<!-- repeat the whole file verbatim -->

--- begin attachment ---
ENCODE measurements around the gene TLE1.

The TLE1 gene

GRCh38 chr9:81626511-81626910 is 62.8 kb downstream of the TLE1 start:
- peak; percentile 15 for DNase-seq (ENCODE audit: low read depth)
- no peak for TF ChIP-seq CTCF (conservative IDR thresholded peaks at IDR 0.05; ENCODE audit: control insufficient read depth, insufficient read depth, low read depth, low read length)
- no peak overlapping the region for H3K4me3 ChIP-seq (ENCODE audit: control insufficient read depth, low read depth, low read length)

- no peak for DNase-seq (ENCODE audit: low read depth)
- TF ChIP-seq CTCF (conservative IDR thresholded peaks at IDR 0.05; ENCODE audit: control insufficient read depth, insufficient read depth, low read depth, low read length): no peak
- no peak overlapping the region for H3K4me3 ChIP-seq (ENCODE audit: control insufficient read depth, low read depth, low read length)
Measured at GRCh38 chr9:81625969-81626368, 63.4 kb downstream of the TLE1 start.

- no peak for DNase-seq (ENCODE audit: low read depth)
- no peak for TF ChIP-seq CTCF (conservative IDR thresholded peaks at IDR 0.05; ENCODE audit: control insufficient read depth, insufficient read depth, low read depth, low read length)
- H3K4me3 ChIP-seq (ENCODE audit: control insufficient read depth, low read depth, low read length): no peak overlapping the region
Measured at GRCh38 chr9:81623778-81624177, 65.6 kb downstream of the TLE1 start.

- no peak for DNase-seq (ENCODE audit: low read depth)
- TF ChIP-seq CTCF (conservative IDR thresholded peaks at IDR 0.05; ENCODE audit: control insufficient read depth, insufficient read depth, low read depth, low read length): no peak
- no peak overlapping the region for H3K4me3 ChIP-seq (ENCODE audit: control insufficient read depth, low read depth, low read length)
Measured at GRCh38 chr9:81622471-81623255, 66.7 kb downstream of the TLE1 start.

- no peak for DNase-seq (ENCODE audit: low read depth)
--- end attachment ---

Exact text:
ENCODE measurements around the gene TLE1.

The TLE1 gene

GRCh38 chr9:81626511-81626910 is 62.8 kb downstream of the TLE1 start:
- peak; percentile 15 for DNase-seq (ENCODE audit: low read depth)
- no peak for TF ChIP-seq CTCF (conservative IDR thresholded peaks at IDR 0.05; ENCODE audit: control insufficient read depth, insufficient read depth, low read depth, low read length)
- no peak overlapping the region for H3K4me3 ChIP-seq (ENCODE audit: control insufficient read depth, low read depth, low read length)

- no peak for DNase-seq (ENCODE audit: low read depth)
- TF ChIP-seq CTCF (conservative IDR thresholded peaks at IDR 0.05; ENCODE audit: control insufficient read depth, insufficient read depth, low read depth, low read length): no peak
- no peak overlapping the region for H3K4me3 ChIP-seq (ENCODE audit: control insufficient read depth, low read depth, low read length)
Measured at GRCh38 chr9:81625969-81626368, 63.4 kb downstream of the TLE1 start.

- no peak for DNase-seq (ENCODE audit: low read depth)
- no peak for TF ChIP-seq CTCF (conservative IDR thresholded peaks at IDR 0.05; ENCODE audit: control insufficient read depth, insufficient read depth, low read depth, low read length)
- H3K4me3 ChIP-seq (ENCODE audit: control insufficient read depth, low read depth, low read length): no peak overlapping the region
Measured at GRCh38 chr9:81623778-81624177, 65.6 kb downstream of the TLE1 start.

- no peak for DNase-seq (ENCODE audit: low read depth)
- TF ChIP-seq CTCF (conservative IDR thresholded peaks at IDR 0.05; ENCODE audit: control insufficient read depth, insufficient read depth, low read depth, low read length): no peak
- no peak overlapping the region for H3K4me3 ChIP-seq (ENCODE audit: control insufficient read depth, low read depth, low read length)
Measured at GRCh38 chr9:81622471-81623255, 66.7 kb downstream of the TLE1 start.

- no peak for DNase-seq (ENCODE audit: low read depth)